- The Washington Times - Saturday, April 25, 2009

WASHINGTON (AP) — Finance officials from the world’s top economic powers pledged Friday to move swiftly on efforts to lift nations out of the worst recession since the 1930s. The major goal: Get banks in every country to start lending again.

Meeting three weeks after an economic summit of world leaders in London, the finance ministers did not put forward any sweeping new proposals but stressed the need for individual countries to carry through on commitments.

Treasury Secretary Timothy Geithner and his counterparts from the world’s top seven industrialized democracies, promised in a joint statement to provide the necessary fiscal tonic — tax cuts or increased government spending — to turn around their own troubled economies. Fixing financial institutions in the U.S. and worldwide and jump-starting lending must be done before the global economy can rebound.

“We are committed to act together to restore jobs and growth and to prevent a crisis of this magnitude from occurring again,” the finance officials said. “We will take whatever actions are necessary” to bring that about, they said.

The task at hand is for individual countries to fulfill their pledges and for financial officials to keep up the pressure on each other so that momentum is not lost.

“Implementation is the priority,” said French Finance Minister Christine Lagarde.

Besides the United States, other Group of Seven participants are Japan, Germany, France, Britain, Italy and Canada.

Officials, however, didn’t win new financial commitments to raise $500 billion for an emergency lending facility at the International Monetary Fund, the world’s financial firefighter. That goal was set by G-20 leaders at their London summit on April 2.

Takehiko Nakao, a senior official with the Japanese finance ministry, said countries would meet again soon, with the hope of coming up with the needed money before the end of June.

Obama this week asked Congress to put up $100 billion. Europe and Japan have pledged equivalent amounts. But other major countries, including China, Russia and Saudi Arabia, have not come forward yet with their commitments.

But that could be hindered because China and other big developing countries like India want to link such financial support to making progress on their long-sought goal for a bigger voice in the operation of institutions like the IMF.

Another option, though, was being explored by the IMF.

The fund is considering its first bond offering, which would provide the IMF with another way to raise money. China, Brazil, Russia and India are interested.

Discussing the global recession, officials said there were some signs that the free-fall may be letting up.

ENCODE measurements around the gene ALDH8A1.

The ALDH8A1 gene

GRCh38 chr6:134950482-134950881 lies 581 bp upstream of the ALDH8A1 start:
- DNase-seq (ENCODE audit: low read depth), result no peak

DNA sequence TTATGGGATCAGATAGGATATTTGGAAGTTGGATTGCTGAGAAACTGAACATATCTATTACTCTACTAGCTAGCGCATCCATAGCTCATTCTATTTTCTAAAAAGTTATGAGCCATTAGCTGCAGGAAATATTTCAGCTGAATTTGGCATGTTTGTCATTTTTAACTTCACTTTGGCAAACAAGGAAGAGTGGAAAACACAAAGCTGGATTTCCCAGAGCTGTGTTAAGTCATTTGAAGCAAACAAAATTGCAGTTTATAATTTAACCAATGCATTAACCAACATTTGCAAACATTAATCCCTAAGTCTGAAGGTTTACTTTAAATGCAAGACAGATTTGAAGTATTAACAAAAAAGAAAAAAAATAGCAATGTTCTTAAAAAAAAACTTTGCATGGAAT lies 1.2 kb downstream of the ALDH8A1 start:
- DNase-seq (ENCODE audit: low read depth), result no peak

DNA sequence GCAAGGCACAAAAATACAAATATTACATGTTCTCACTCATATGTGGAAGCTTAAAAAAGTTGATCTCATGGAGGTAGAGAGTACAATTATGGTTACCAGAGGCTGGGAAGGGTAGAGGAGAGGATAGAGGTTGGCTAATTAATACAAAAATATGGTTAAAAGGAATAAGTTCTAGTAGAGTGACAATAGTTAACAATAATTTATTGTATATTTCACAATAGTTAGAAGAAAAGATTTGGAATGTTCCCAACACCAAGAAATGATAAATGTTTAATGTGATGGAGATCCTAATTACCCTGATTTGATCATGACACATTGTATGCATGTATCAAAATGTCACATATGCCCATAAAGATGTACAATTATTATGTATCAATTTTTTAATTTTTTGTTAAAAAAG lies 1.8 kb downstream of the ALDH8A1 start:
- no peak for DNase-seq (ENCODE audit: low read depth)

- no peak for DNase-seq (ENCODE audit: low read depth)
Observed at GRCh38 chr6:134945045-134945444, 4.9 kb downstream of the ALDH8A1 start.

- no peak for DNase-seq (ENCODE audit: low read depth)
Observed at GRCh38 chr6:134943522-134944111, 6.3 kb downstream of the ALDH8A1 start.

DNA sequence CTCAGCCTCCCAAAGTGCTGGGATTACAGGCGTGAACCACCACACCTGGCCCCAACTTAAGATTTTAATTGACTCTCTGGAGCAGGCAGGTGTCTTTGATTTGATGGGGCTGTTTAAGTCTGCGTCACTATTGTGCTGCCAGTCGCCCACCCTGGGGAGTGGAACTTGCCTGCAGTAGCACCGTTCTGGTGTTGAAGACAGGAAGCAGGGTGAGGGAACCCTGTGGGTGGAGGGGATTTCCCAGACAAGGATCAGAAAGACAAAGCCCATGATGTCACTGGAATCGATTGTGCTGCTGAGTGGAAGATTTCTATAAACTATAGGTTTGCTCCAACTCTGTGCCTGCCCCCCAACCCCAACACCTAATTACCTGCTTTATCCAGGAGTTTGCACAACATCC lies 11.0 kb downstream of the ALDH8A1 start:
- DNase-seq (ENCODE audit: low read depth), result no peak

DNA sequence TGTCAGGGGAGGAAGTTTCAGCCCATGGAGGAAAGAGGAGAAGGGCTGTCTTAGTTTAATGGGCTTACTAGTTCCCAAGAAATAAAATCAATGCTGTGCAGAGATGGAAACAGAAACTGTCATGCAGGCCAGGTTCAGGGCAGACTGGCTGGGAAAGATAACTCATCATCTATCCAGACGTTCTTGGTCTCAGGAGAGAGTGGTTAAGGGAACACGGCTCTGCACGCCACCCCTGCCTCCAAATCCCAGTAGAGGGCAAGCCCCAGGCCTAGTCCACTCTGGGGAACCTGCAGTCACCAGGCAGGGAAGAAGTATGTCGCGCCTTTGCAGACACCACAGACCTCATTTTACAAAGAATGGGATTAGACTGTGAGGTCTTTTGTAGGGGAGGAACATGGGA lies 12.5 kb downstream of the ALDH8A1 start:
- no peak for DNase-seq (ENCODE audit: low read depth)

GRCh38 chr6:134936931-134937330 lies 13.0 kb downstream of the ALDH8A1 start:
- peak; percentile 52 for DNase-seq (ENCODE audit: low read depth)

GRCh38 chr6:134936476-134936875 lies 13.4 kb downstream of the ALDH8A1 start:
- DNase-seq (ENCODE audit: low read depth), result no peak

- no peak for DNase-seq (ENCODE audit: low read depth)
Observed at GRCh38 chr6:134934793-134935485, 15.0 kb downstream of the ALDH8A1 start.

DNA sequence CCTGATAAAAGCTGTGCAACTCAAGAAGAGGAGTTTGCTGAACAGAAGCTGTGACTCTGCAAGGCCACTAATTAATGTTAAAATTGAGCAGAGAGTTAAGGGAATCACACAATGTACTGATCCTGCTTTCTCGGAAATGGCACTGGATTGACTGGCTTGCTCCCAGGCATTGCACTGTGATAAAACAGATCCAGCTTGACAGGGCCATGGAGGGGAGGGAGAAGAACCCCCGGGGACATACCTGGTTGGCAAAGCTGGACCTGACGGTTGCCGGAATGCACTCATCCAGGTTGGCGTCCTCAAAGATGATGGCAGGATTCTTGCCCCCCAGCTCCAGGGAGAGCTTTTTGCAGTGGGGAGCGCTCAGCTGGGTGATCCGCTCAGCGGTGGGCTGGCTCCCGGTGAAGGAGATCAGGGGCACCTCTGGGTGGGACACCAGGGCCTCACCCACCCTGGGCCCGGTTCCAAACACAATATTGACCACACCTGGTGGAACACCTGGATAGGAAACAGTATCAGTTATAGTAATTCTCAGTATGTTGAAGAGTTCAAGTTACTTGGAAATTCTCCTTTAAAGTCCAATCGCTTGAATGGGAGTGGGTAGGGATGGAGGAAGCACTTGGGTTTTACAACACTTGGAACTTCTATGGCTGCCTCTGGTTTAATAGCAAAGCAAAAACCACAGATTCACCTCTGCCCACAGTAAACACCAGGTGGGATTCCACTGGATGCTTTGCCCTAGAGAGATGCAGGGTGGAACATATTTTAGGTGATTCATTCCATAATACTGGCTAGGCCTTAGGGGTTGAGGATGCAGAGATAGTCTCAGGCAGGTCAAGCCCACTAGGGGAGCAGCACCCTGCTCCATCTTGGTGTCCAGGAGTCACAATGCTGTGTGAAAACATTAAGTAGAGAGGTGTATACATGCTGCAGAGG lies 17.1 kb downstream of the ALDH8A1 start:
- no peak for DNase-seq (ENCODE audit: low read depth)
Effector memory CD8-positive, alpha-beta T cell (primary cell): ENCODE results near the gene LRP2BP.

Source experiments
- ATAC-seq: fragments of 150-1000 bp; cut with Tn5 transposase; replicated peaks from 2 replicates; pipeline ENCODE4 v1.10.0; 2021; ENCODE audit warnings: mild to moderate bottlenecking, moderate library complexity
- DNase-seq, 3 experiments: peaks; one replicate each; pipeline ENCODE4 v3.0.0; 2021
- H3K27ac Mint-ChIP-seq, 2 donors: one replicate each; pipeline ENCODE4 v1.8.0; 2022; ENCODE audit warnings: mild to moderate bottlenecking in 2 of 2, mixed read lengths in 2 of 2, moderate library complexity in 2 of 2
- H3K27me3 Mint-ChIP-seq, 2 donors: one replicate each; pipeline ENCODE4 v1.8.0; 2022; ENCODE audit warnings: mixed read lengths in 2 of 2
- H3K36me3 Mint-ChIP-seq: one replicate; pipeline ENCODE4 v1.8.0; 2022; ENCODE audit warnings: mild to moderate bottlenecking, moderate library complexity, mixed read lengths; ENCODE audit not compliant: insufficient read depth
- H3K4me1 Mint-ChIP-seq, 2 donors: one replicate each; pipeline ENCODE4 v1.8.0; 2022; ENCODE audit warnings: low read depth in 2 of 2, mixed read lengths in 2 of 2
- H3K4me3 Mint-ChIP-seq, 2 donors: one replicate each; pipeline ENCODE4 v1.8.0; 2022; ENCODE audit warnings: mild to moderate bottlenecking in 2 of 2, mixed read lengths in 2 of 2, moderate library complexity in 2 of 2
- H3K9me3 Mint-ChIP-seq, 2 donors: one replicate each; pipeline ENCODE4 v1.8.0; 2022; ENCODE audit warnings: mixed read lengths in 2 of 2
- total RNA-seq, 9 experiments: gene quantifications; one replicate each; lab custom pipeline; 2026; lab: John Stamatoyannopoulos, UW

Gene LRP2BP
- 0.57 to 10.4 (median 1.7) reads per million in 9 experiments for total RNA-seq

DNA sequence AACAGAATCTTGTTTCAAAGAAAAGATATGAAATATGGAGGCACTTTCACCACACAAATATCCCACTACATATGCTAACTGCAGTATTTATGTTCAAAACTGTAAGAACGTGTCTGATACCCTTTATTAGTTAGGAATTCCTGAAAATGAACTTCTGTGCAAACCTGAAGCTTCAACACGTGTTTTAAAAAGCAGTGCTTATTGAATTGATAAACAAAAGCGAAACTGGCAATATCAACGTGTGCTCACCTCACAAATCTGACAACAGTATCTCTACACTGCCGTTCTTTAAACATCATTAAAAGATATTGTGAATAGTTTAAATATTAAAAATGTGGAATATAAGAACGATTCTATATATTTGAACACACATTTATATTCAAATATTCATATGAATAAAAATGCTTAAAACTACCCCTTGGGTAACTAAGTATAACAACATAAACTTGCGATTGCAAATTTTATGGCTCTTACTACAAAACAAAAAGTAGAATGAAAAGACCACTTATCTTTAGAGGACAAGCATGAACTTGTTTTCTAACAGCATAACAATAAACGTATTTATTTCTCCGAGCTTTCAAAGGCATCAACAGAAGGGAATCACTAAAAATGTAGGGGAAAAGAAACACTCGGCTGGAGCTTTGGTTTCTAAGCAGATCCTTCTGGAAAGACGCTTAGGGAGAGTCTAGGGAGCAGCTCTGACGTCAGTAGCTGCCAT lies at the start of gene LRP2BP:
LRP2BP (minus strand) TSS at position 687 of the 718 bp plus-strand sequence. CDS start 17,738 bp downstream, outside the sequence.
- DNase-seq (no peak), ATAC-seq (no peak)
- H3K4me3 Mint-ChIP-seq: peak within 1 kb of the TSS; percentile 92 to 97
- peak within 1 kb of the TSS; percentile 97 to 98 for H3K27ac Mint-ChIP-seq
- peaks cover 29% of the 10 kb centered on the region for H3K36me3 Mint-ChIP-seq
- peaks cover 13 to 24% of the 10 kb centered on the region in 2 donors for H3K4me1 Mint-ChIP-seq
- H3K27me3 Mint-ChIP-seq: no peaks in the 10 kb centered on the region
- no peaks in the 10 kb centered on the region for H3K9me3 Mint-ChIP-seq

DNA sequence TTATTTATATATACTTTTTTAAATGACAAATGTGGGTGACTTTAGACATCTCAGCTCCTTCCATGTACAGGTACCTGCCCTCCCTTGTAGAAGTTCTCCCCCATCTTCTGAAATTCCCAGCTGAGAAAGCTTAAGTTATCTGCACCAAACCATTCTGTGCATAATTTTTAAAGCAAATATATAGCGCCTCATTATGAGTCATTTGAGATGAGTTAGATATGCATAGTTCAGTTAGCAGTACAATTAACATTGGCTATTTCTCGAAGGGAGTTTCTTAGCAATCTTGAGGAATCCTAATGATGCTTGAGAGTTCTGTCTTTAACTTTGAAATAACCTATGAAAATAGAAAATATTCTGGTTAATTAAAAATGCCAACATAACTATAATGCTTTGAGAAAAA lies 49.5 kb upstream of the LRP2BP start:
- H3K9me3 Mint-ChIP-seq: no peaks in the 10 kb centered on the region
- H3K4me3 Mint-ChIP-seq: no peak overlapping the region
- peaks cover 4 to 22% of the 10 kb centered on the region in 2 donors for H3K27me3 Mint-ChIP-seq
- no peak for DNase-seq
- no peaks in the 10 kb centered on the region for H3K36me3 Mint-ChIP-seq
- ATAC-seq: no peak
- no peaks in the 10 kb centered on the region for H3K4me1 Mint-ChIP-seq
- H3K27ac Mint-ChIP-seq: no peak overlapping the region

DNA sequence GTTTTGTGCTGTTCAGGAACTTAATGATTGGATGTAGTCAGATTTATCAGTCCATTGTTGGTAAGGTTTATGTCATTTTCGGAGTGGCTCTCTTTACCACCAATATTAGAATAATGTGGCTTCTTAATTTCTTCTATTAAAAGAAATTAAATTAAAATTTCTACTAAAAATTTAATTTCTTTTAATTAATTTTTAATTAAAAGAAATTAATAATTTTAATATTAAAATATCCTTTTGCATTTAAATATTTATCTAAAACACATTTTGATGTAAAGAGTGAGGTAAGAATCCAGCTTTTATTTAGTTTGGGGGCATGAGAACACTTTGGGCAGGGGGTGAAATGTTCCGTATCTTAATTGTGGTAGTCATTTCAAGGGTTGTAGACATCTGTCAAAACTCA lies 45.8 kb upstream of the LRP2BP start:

“Recent data suggest that the pace of decline in our economies has slowed and some signs of stabilization are emerging,” they said in the joint statement. “Economic activity should begin to recover later this year amid a continued weak outlook and downside risks persist.”

Geithner warned that although there are reasons to be encouraged, “we would be wrong to conclude that we are close to emerging from the darkness.”

Even with expected improvements, the IMF predicts the global economy will shrink this year. That’s never happened in the post World War II period.

The stakes are high: Fallout from the global recession has not only propelled unemployment around the world but also has pushed millions more into poverty, hunger and homelessness. A cascading number of banks have failed. Skittish companies, with sales and profits falling, have cut back sharply, leading to the loss of 5.1 million jobs in the United States alone since the downturn began.

Obama is counting on his $787 billion recovery package, which includes tax cuts and spending on big public works projects, to help ease the U.S. recession, which has dragged on since December 2007, and to create or save jobs.

The IMF earlier this week called on called on world governments to boost stimulus spending, especially on infrastructure projects likes roads and bridges, which would help create jobs and offer a longer-lasting tonic for economies that won’t get back to normal any time soon. European nations, wary of running up huge budget deficits, have resisted U.S. pleas to ramp up such stimulus spending.

“We are in a bind, if you will,” said France’s Lagarde. “On the one hand we have to inject public money into the economy because we believe this is the strongest and best multiplier. At the same time, in the medium and long term, we need to restore the sustainability of public finance.

On the banking front, Geithner said no country expressed concern about how the United States had conducted “stress tests” of its 19 largest banks. The test will help regulators determine whether banks have sufficient capital to weather another economic shock. The U.S. also has plans to get dodgy mortgages and other toxic assets off banks’ balance sheets, which would put the banks in a better position to lend.

Dominique Strauss-Kahn, head of the IMF, urged countries to move more quickly on such bank cleansing plans, which he said was key to stabilizing the banking system and turning around the world economy.

German Deputy Finance Minister Joerg Asmussen, who represented Germany, welcomed the G-7’s call for countries to resist the tempetation of imposing new trade barriers. “For us as an export country, it is very important and therefore we are satisfied,” he said.

Associated Press writers Martin Crutsinger, Desmond Butler, Harry Dunphy and Deb Riechmann contributed to this report.

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